“What the Japanese left behind in 1943 is worthy of exploration, not just to catch echoes of history before they fade, but to grasp the new strategic relevance of this area. Coyle’s Kiska helps us understand what this most remote spot in North America has to offer.”
— Mead Treadwell, lieutenant governor of Alaska
"Brendan Coyle weaves prose and images beautifully to evoke Kiska, a place seemingly forgotten over time, as a living landscape, a museum, and a onetime battlefield returning to nature."
— James P. Delgado, maritime archaeologist, historian, and author
“Brendan Coyle has done a magnificent job of documenting and putting into context the World War II remnants of one of the few unspoiled battlegrounds remaining on the North American continent. Kiska, a valor in the Pacific Monument site, is a virtual outdoor museum; a place to visit if we are to fully understand the largely forgotten Aleutian Campaign in a remote part of the world.”
— John Haile Cloe, retired military historian and author
“A remarkable new book. . . . Boots, ceramics, guns, cannons, carts and trucks remain where the Japanese left them. American airplanes shot down during bombing runs rest where they crashed. Telephone poles from abandoned communications links teeter sideways, awaiting their inevitable fall. Sluices disrupt streams where water was drawn for the occupying forces. Trenches, dugouts, bunkers and barracks are slowly being reclaimed by the soil. Old roadbeds cut across the landscape. Ships list and rust just offshore. It’s a world of ghosts, bearing witness to all-but-forgotten events that both parties to the conflict—long since reconciled and now close friends—have fortunately put behind them.”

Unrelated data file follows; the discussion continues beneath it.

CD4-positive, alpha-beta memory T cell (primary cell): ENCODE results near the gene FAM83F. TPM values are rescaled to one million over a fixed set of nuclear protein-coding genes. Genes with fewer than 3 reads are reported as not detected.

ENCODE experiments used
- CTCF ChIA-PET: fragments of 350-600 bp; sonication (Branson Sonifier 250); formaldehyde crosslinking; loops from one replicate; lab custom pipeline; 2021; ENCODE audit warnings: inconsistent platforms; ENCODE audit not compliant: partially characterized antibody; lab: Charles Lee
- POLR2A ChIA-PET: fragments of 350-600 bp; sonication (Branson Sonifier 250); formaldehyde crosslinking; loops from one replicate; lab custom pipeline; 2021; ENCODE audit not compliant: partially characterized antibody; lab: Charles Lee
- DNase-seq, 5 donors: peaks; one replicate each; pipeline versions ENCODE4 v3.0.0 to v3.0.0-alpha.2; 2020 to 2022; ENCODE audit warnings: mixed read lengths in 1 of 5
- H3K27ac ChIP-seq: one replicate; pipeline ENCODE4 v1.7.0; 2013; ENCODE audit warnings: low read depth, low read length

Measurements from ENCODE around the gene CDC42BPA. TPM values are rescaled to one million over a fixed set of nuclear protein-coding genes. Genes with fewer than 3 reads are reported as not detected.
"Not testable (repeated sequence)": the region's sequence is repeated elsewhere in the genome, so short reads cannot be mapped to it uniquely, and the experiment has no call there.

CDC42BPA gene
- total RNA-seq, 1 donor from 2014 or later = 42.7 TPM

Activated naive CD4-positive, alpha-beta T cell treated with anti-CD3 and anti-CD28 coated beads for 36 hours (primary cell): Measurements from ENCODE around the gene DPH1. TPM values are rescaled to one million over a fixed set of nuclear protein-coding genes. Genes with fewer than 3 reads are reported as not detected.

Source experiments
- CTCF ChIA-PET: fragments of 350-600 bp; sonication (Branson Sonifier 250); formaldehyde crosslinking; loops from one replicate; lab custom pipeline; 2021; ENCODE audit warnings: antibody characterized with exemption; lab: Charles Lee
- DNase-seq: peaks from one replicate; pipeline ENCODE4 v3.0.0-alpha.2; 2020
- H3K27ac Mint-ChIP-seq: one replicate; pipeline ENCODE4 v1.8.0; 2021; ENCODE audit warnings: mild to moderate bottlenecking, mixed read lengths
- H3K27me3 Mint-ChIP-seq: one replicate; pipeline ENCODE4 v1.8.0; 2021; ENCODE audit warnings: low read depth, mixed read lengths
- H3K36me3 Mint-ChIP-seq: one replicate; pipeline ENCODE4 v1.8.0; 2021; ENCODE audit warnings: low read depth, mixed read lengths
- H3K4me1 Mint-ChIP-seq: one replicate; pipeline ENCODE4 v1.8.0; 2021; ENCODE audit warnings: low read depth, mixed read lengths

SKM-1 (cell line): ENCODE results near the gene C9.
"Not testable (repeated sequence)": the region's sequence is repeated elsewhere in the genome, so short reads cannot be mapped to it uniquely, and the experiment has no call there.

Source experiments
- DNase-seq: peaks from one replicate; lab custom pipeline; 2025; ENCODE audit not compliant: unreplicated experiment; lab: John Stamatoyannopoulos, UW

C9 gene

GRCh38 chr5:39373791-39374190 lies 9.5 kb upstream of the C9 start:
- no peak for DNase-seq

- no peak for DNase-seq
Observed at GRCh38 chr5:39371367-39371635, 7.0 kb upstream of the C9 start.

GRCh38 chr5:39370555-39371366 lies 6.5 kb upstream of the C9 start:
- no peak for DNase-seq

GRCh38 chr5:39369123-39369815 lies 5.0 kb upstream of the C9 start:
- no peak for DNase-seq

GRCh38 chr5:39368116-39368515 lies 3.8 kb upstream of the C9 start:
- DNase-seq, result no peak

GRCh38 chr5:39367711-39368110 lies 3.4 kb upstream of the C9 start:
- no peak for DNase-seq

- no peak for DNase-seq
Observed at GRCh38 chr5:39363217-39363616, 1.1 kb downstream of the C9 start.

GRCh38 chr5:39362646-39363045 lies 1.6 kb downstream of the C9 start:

— Alaska Dispatch
In Kiska: The Japanese Occupation of an Alaska Island, maritime historian Brendan Coyle recounts his 51-day stay on the island in which he documented the remaining ghosts of this far-flung battlefield—from pairs of shoes strewn among wildflowers to rusting submarines. The only thing the book is really missing is any trace of a living human being."
— The Japan Times
“Few adventurers get to the western Aleutian Islands, but Coyle takes us there so we vicariously see the war carnage, derelict aircraft, mini-submarines, and abandoned ships and feel the temperatures and humidity as our cold, wet feet maneuver around mounds of ammunition encroached by sedges and bright yellow globe flowers, all diminishing evidence of the war.”
— Alaska History
“A visual tour-de-force.”
— Polar Times